the Little Red Reviewer

Archive for February 2016

the coldest war tregillis

This is a not review, because I’m not really going to be talking about what happened in the plot of The Coldest War.   To be honest, I was sorta ho-hum about most of the plot. But the characters, oh my god, with just a glance in my direction Marsh and Gretel bored holes right through  me.  And in a way, since this is an alternate history, as in something that could have happened but didn’t, the plot doesn’t actually, in the grand scheme of the universe, matter, does it?


The Coldest  War takes place during the early 1960s, so twenty some years after Bitter Seeds.  Klaus and Gretel have spent twenty years as prisoners of war in the USSR; and over in London Raybould Marsh and William Beauclerk have spent twenty some years trying to convince themselves they did the right things, that it was worth it.


So let’s talk about the characters, who you’ve already met if you’ve read the first book in the series, Bitter Seeds.


I feel like comparing characters in this book to gambling addicts.  Addicts because Marsh and Beauclerk keep saying they can stop anytime they want…. but they can’t. They keep thinking the next bargain will even things out, that they’ll “win” next time, for various values of “winning”.   It’s like the guy I saw buying scratch off lottery tickets the other day. He was joking with the clerk that last week he won $3 on a scratch off ticket… but that he’d spent $19 on the tickets.  There was an edge of addiction in his nervous laughter, an underscore of him saying he could stop anytime he wanted.

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here’s  look at some books that have recently (and some not so recently) made their way into my to be read eventually pile. What looks good to you?




Goblin Emperor

The Goblin Emperor by Katherine Addison, this is one that everyone has been talking about, so I’m sure i’ll  be reading it sooner rather than later. I dig the cover art, too.

the Chimes Read the rest of this entry »

How was your weekend?

death house

My Saturday was great.    I didn’t leave the house.  Read a ton,  made yummy dinner, watched a few episodes of Parks and Recreation.  My friend Kristin sent me a copy of The Death House by Sarah Pinborough, which I devoured. I read a little further in Ian Tregillis’s The Coldest War and realized I’ve mostly been reading this late at  night while half asleep and I really haven’t absorbed anything, so I need to just start the book from scratch.  We had fantastic Spanish Meatballs and Twice Baked Potatoes for dinner.

the coldest war tregillis

Sunday morning I woke up to my cell phone ringing off the hook, it was my parents calling to make sure I was OK because this happened in my city (we’re fine), and then there was this.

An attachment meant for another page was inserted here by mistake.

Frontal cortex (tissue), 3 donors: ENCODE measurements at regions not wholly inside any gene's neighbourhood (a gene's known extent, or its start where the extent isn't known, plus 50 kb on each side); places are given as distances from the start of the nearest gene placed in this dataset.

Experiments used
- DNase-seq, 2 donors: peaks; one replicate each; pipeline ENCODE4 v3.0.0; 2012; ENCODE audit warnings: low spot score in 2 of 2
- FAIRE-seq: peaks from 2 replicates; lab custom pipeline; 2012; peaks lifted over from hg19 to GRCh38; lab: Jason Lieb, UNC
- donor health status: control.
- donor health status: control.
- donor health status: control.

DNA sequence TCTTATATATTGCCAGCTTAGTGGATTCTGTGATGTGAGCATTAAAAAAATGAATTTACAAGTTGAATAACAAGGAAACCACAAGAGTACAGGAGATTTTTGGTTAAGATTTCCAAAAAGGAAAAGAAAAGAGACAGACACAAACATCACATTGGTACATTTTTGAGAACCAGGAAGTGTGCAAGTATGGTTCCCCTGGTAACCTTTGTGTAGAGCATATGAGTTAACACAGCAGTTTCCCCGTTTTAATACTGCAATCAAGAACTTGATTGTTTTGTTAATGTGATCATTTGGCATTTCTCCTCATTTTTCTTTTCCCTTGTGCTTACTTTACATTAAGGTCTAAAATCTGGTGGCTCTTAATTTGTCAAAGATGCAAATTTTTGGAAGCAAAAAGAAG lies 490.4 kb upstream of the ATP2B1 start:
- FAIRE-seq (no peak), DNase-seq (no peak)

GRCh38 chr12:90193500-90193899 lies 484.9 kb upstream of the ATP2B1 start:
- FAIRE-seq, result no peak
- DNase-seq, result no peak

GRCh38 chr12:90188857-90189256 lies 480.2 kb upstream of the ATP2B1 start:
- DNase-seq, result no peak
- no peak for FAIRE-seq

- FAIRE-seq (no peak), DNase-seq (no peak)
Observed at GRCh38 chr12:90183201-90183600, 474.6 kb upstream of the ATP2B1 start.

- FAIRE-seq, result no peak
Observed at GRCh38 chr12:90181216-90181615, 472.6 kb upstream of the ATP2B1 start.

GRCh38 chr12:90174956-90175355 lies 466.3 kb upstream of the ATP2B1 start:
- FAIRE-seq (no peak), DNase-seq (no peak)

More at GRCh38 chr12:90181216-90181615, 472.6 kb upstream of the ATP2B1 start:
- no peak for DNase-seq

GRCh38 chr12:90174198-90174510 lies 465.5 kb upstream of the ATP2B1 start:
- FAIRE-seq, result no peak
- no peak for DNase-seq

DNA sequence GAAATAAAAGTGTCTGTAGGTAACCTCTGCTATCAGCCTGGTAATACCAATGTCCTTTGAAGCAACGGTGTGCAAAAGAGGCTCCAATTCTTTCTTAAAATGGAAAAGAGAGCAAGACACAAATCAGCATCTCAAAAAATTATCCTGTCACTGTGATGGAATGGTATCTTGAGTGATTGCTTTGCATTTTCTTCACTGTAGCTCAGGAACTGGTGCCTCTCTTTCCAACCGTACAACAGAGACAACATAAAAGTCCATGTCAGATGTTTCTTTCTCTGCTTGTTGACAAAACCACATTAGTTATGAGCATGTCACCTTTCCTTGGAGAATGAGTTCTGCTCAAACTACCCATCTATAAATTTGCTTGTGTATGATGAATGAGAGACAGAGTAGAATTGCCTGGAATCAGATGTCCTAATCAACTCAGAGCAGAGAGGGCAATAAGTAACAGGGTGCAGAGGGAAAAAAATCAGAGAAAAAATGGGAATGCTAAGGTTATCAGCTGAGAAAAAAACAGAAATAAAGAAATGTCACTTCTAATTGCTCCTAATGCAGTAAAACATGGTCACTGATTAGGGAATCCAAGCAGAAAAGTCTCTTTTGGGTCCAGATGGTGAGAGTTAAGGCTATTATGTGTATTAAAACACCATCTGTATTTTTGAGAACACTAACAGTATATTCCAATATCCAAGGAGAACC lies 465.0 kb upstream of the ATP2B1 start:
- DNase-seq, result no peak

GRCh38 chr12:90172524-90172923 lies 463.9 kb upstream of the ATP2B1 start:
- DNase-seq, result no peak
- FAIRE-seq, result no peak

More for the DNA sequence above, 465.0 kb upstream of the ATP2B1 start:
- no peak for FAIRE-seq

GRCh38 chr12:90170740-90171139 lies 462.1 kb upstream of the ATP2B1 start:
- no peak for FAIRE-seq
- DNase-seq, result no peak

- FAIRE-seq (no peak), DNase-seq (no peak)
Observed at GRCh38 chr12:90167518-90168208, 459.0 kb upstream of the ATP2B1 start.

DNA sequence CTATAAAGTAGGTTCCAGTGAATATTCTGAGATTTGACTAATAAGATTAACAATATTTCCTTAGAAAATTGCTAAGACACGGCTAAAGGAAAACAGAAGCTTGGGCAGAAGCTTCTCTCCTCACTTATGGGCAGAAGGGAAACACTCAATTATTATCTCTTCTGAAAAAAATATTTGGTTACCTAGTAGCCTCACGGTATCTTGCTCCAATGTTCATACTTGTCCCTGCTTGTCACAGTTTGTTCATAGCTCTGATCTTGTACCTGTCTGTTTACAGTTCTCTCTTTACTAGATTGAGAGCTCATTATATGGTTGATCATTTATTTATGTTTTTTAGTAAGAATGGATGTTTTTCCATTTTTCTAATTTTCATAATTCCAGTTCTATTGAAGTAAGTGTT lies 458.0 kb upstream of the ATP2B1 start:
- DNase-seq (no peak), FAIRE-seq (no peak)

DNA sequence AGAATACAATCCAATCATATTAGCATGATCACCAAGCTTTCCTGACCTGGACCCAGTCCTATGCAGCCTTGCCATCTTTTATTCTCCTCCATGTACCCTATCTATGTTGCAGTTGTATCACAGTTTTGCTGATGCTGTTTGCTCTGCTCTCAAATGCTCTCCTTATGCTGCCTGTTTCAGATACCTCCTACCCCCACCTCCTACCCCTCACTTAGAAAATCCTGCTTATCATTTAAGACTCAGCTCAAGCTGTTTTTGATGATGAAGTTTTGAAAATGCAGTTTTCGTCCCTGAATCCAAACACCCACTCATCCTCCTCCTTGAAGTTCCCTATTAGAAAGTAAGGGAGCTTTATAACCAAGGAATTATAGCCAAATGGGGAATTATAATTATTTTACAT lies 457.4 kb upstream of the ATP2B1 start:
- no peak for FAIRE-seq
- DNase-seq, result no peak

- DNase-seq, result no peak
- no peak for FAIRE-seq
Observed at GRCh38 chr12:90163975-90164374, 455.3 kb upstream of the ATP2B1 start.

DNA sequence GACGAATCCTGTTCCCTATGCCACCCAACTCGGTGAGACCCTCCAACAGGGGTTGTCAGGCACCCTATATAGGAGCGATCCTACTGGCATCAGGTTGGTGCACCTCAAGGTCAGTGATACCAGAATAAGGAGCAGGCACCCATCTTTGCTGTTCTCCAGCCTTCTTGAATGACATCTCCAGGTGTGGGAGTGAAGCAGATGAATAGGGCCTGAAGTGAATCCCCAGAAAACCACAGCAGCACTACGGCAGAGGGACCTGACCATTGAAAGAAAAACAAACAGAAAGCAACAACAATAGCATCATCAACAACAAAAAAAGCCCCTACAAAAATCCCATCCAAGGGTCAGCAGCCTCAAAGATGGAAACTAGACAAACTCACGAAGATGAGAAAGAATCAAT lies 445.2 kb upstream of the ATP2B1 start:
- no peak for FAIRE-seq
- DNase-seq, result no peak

I need something happy/silly as some kind of counterbalance. I needed  something that doesn’t involve me eating an entire box of thin mints. (which would actually be the happiest worse food decision ever). humor to the rescue.  and a few thin mints never hurt anyone.


I like me some Game of Thrones

I like the show Chopped on Food Network


Combine the two? Sure! why not!


the contestants would be Jon Snow, Daenerys, and Tywin, and the judges would be Hodor, Ygritte and Tyrion.  Littlefinger could EmCee and introduce everyone.


Jon Snow doesn’t know how to cook worth shit, and Ygritte’s response to everything he presents is “You know nothing, Jon Snow”.  Tyrion takes every opportunity to snark on his dad, with Tywin getting increasingly frustrated that the name of the show has nothing to do with chopping people’s heads off. Daenerys presents a dish that is basically coddled horse blood served in a hollowed out horse heart, and Tyrion suddenly stops trying to pick her up. Hodor loves every dish he tastes, and turns out he is a rather educated and loquacious foodie, often responding with “Hodor, hodor hodor hodor.  Hodor hodor hodor, hodor hodor. Hodor hodor hodor . . . .  hodor hodor hodor, hodor hodor . . . .  hodor hodor ”.


How is this not already a meme?

Also? I finished Hounded by Kevin Hearne, and it was flippin’ fantastic. Why didn’t you guys let me read this book, like, years ago?

hounded kevin hearne

One of my favorite things about being involved with SFSignal is I get to coordinate Mind Melds. I come up with a fun question, and then ask a bunch of people who I hope will have an interesting response.   Most recently, I asked about Alternate   History.  Why we like it, what we like about it, and how to do it right.  Click on the words to visit the post, there is some great stuff there! (Actually, don’t click the links. they will explode your list of books you want to read!)


I’ve always enjoyed Tim Powers, but his books are technically more Secret History than anything else.  Right now I’m about half way through Ian Tregillis’s The Coldest War which is a sort of if World War II was won not by the military, but by secret sorcerers working with Deep Ones vs X-Men type people. In the 2nd book in the series, we’re up to the 1960s, and it’s the Cold War. But this is worse, because there is a psychic, and someone who can be invisible, and we know they didn’t just wake up one day with superpowers, they had to be, erm, is “convinced” the right word? Now that’s some alternate history!   So far, The Coldest War isn’t quite as good as the first book in the series, Bitter Seeds, but I’m still enjoying it. I have some sneaky suspicions as to what the third book might bring, and I want to know if I guessed right!


So, what are some of your favorite alternate history books?



ship of magic hobbShip of Magic (Liveship Traders #1),  by Robin Hobb

published in 1998

where I got it: purchased new